Thursday, March 25, 2010

Ice Mom’s Guide to Sewing: All about Cutting

This post is part of Ice Mom's Sewing Guide.
Other posts in this series: All about Patterns, All about Fabrics, How to Dye Silk for Fabric Skating Skirts, Altering Your Growing Skater's Figure Skating Dress, Laying out the Pattern.

Like adjusting the pattern and laying it out, cutting is one of those unglamorous steps that you shouldn’t rush.  I have my cutting table in the center of my front room, a movie in the DVD player, two stools, one on either side of the table, and plenty of good light.

If you haven’t copied, adjusted and laid out your pattern yet, you need to do that first. Instructions assume that you’ve done that.

Make sure your shears or rotary cutter is sharp. Never let your kids or husband run off with your sewing scissors to cut paper, plastic, or sheet metal. I buy a ton of cheap scissors and plant them in every room of the house, sometimes two pair. This prevents anyone getting the ridiculous idea of using my good Ginghers for anything. I even keep those cheap scissors in my sewing room's scissor drawer, just in case anyone gets the very dumb idea of grabbing my Ginghers for something. I buy the scissors at the back-to-school sales in August, when they're at a deep discount. Ginghers, however, are never cheap.

If you don't remember the last time you've had your scissors sharpened, it's time to take them in. Call your sewing store to find out who does them and how long you'll have to be parted from your scissors.

Materials:
  • Sharp shears
  • Rotary cutter and cutting mat (optional)
  • Sharp snips
  • Tailor’s chalk or disappearing fabric marker

Method:
  1. Make sure everything's flat. Fabric and pattern pieces need to be as flat as possible against the table. If they’re not, unpin, re-adjust, and re-pin. You’ll be wasting your time if the fabric is lumpy. It won’t fit right.
  2. Cut along the pattern cut lines. If you’re using shears, keep the bottom blade as flat against the table as practical. Try to cut very smoothly and do not lift up the fabric as you cut. If you’re using a rotary cutter, make sure your mat is under your pattern pieces. Roll the blade like a pizza cutter along the pattern’s cut lines.
  3. Cut notches. When you arrive at a notch, stop. Using your snips, snip along the triangle and up past the triangle’s point. The idea here is that you’ll extend the triangle’s side to about double its size. Come from the other direction to cut the other side of the triangle. You’ll be making a big X in the fabric. The reason you’re doing this is so that you won’t have to lift the fabric. If you need room for your shears to cut along the rest of the cutting line, use your snips to cut a few inches. Those inches will give you room to use your shears. (Note: sometimes seamstresses will cut through the notch and make a little snip into the seamline at the center of the notch. I do this in regular garment sewing where I have a more generous 5/8-inch seam allowance. With skating dresses, I rarely have that much of a seam allowance, so I just cut the triangles instead of risking cutting past the seam allowance.)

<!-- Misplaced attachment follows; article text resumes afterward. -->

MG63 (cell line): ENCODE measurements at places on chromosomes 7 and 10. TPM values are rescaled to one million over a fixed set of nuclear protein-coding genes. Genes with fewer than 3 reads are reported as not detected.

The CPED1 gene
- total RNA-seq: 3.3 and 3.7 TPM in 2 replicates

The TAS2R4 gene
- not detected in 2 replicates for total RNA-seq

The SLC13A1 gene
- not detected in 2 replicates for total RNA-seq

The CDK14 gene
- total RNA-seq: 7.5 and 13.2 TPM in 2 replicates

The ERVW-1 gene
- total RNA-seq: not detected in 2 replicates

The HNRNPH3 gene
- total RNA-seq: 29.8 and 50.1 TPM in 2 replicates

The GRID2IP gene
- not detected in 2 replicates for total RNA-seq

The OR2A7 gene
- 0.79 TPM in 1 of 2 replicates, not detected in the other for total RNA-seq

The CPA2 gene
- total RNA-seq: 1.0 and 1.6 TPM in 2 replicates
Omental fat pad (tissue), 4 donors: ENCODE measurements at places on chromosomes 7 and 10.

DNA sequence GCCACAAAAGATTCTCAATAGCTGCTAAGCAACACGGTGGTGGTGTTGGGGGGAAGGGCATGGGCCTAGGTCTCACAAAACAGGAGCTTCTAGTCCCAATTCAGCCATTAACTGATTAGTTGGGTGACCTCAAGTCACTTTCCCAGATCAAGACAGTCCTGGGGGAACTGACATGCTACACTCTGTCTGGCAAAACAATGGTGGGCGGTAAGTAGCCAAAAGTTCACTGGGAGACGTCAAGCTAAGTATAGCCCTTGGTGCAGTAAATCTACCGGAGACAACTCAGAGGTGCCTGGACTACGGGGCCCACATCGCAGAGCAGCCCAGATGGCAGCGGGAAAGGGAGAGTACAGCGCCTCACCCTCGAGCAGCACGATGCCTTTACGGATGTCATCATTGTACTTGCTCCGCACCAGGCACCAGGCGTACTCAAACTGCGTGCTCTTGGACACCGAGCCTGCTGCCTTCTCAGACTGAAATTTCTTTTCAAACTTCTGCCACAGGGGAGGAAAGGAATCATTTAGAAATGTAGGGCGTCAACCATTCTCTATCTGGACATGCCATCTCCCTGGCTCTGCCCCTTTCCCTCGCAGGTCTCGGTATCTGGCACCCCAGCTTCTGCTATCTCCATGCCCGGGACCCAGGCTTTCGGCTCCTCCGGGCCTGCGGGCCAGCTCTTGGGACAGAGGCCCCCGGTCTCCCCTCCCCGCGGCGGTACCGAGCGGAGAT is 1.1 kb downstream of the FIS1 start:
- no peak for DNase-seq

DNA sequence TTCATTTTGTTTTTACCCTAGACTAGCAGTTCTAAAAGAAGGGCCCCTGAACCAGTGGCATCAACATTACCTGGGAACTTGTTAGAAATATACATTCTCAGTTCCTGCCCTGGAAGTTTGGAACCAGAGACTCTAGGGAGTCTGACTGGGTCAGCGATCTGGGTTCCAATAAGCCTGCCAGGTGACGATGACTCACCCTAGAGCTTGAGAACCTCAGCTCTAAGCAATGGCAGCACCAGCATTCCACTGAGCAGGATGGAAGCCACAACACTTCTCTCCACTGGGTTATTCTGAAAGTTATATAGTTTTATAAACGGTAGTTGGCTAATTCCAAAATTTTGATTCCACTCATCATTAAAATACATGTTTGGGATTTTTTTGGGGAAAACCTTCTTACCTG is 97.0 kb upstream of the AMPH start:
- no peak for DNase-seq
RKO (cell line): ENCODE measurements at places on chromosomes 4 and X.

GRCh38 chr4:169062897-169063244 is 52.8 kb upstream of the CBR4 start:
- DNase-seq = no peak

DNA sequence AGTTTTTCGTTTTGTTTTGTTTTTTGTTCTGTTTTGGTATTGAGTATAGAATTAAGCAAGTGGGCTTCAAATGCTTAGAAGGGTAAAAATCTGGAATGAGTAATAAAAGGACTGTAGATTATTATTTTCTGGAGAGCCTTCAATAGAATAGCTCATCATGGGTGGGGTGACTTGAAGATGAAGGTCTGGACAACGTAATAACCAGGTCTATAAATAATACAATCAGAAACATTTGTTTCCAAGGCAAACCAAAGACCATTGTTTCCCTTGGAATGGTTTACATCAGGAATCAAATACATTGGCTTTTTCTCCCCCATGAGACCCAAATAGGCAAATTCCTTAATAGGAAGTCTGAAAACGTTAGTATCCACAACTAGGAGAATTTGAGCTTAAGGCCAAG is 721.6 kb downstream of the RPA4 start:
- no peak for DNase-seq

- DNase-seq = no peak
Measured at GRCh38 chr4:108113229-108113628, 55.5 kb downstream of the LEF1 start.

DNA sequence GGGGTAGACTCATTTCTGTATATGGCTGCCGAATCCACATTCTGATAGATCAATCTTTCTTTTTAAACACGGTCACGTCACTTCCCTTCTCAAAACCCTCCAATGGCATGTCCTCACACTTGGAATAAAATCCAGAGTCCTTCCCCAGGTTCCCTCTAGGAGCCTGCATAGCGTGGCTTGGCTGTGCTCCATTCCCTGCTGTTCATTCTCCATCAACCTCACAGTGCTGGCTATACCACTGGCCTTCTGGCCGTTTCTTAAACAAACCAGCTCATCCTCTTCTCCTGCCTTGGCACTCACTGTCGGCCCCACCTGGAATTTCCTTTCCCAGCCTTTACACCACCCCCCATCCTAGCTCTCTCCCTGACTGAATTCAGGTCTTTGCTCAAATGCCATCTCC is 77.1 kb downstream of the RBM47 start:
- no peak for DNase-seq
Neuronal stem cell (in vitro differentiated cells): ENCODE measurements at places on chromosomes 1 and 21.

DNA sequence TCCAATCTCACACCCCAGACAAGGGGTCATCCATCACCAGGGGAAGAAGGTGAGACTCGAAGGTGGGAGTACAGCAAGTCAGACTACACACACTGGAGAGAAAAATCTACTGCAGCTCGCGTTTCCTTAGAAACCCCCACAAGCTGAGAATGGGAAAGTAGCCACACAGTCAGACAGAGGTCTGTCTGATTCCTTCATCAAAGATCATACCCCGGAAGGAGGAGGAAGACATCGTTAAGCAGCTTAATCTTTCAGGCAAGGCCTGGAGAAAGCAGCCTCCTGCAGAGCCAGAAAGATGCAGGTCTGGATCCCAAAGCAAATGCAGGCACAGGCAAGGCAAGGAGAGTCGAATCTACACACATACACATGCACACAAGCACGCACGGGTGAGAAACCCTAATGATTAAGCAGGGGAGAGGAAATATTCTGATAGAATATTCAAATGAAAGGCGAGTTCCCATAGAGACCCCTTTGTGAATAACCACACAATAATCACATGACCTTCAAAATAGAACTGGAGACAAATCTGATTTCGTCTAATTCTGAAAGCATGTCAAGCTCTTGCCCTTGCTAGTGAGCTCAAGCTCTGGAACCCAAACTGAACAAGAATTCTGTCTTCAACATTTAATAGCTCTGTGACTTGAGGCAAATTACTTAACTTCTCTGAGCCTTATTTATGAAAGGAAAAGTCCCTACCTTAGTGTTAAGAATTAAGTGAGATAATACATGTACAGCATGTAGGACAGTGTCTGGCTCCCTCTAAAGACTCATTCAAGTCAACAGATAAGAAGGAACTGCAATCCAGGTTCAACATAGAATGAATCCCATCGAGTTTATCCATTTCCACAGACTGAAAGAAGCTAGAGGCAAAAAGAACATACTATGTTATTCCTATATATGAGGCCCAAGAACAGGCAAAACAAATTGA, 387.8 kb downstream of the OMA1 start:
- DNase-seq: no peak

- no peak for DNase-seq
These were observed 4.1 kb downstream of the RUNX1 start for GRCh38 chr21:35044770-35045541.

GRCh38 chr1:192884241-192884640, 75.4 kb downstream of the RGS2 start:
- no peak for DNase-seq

4. Leave it on the table. When you have your piece cut, don't move it yet. Remember those marking holes you reinforced with paper tape when you adjusted and traced your pattern? This is a great time to use your tailor’s chalk or disappearing fabric marker to mark the spot. If you’re using the marker, remember that you can’t iron over the mark because it will become permanent.
  5. Unpin the pattern piece. I usually fold the piece and the fabric in half and stack them in order according to the pattern piece’s number or letter. That way, they’ll be in order when I want to sew them and I can refer to the pattern piece if I have questions.
  6. Finish cutting all pieces. Mark, unpin, fold, and stack.
  7. Keep some of your scraps. You’ll want them to practice on when it comes to sewing seams. If you have a serger, they’re great for running through the machine to make sure that your loops aren’t too loopy. I keep just a few scraps and throw the rest away - unless I so much fabric that I might be able to cut out a skirt panty, skirt, or extra pattern piece if I mess something up.